DÖÐLUR are the eight-strong creative agency founded by Daniel Atlason and Hörður Kristbjörnsson who’ve worked on campaigns for outerwear brand 66°NORTH and the Iceland Symphony Orchestra, designed a hotel, developed a furniture collection, launched a clothing line and are now about to unveil a design concept store in the Smoky City.
Amuse caught up with them during Reykjavik’s DesignMarch to discuss the power of great ideas, wanting to work on a New York hotel and why Icelandic design should make you smile.
So we’re at Oddson, a hotel near Reykjavik’s harbour which you nearly entirely designed. How did this project come about?
The concept for this project is high culture meets low culture. That’s why on one floor it’s a hostel and on the other it’s a hotel with upscale rooms and an extravagant design suite. We designed the tables, chairs, the bar – anything we could manufacture – then we also went to buy expensive, beautiful furniture to go with it, by Gerrit Rietveld and Tommaso Barbi. There’s also a karaoke room in the middle of the restaurant.
What’s your approach when you start working on a new project?
All our work – from hotels to furniture to branding to advertising – is based on the same simple principle, that you need a great idea. If you don’t have the idea, you won’t do anything clever or nice.
How was the studio born?
We worked in advertising for ten years as creative and art directors. One day we just got sick of it, so we decided to leave and do what we wanted to do.
Which was… everything?!
Exactly! We have a lot of interests, and we want to get better at all of them. We’re an advertising agency, but also a creative and concept design studio, which is unusual in Iceland. We’re so small and so few, to make a living here you have to diversify. There’s very few experts here, but people know a lot and master a lot of skills.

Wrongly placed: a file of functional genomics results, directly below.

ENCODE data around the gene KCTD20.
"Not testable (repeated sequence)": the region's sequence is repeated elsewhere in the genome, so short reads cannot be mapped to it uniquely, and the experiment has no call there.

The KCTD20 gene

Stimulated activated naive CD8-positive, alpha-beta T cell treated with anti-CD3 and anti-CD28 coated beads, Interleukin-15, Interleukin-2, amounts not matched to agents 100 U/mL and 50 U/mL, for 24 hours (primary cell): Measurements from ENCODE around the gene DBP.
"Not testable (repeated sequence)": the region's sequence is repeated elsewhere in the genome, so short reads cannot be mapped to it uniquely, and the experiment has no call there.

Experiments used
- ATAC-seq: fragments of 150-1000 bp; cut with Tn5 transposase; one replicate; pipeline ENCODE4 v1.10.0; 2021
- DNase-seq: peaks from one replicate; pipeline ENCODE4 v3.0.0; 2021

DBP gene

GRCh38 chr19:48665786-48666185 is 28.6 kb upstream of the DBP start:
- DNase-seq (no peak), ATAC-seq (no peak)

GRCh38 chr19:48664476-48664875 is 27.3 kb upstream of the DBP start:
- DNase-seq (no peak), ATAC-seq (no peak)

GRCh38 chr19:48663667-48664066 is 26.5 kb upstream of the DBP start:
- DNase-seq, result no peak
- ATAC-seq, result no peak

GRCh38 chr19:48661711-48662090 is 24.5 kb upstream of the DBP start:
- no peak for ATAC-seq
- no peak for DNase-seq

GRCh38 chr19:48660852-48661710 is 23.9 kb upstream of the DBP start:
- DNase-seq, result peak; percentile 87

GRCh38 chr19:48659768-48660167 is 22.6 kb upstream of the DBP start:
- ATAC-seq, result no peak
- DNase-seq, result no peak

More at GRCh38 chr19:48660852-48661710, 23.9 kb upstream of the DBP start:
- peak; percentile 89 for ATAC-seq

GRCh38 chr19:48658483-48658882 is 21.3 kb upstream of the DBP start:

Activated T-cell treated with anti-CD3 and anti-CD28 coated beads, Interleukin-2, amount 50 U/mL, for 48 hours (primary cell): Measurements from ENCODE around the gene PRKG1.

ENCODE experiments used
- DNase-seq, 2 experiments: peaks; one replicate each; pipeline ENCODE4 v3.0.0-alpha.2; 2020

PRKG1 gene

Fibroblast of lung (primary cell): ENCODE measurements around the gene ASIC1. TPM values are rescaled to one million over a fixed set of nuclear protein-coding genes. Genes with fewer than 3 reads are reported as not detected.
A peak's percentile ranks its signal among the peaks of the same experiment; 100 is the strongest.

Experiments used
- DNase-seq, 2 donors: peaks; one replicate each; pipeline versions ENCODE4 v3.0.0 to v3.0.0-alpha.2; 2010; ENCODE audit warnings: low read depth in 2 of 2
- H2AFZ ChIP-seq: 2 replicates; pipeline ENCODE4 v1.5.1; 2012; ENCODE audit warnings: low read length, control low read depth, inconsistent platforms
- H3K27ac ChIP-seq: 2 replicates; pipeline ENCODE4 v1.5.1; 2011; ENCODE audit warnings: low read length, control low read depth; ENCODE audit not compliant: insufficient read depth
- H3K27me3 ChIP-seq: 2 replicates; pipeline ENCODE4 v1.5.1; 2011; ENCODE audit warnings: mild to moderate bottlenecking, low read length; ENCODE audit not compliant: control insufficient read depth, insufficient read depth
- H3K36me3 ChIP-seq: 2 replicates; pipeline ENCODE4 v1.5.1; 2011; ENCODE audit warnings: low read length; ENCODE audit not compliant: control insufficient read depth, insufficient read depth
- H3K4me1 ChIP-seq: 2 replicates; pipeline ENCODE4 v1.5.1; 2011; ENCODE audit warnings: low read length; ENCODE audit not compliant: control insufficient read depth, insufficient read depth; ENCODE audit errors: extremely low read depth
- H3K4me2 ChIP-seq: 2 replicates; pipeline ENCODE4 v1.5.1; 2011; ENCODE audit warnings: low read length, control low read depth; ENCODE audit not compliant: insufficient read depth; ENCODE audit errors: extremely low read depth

When it comes to furniture and architecture, who’s in charge?
Our co-founder Daniel is very much involved with the furniture design aspect of the studio, which he does in collaboration with a 3D artist. And when it comes to architecture we call in freelance architects to help, and tell us if the building will collapse or not! We’re working on a summer house right now. We’re now also working on a hotel project in Norway and Sweden, and one near Reykjavík.
What would be a dream project for you?
Doing a hotel in New York would be fun. We’d love to restore an historic building, something with character. We often travel and stay in, like, four different hotels in one week just to check them out. We had a meeting at a New York hotel once and told them we were ‘hotels perverts’ – which I think didn’t translate very well! We didn’t hear back from them.
What else is coming up for you guys?
We’re opening a store in May, on the ground floor of the Design Centre in downtown Reykjavík. It’s a design concept store, showcasing and selling Icelandic and Scandinavian design, including our products. We’ll have clothing, furniture, products, books.
Is there such thing as an Icelandic design aesthetic?
We don’t have a distinct, unique style in the international context. But we want to lead the way, with our peers. The festival DesignMarch has got very big and that’s a great thing for the community, and to leverage Icelandic design internationally. There’s a very old, common Icelandic saying which essentially translates to “it’s all going to work out.” We need to move away from that mentality, because it’s just a way of getting away with things and not taking responsibility. We want to do things professionally and compete with everything else that’s going on. Iceland’s done very well in music – nailed that one! – we need to use that success as an example of where we want design to be.
So what should that Icelandic design look be?
If it puts a smile on your face, that’s enough for us. That’s what Icelandic style should be about.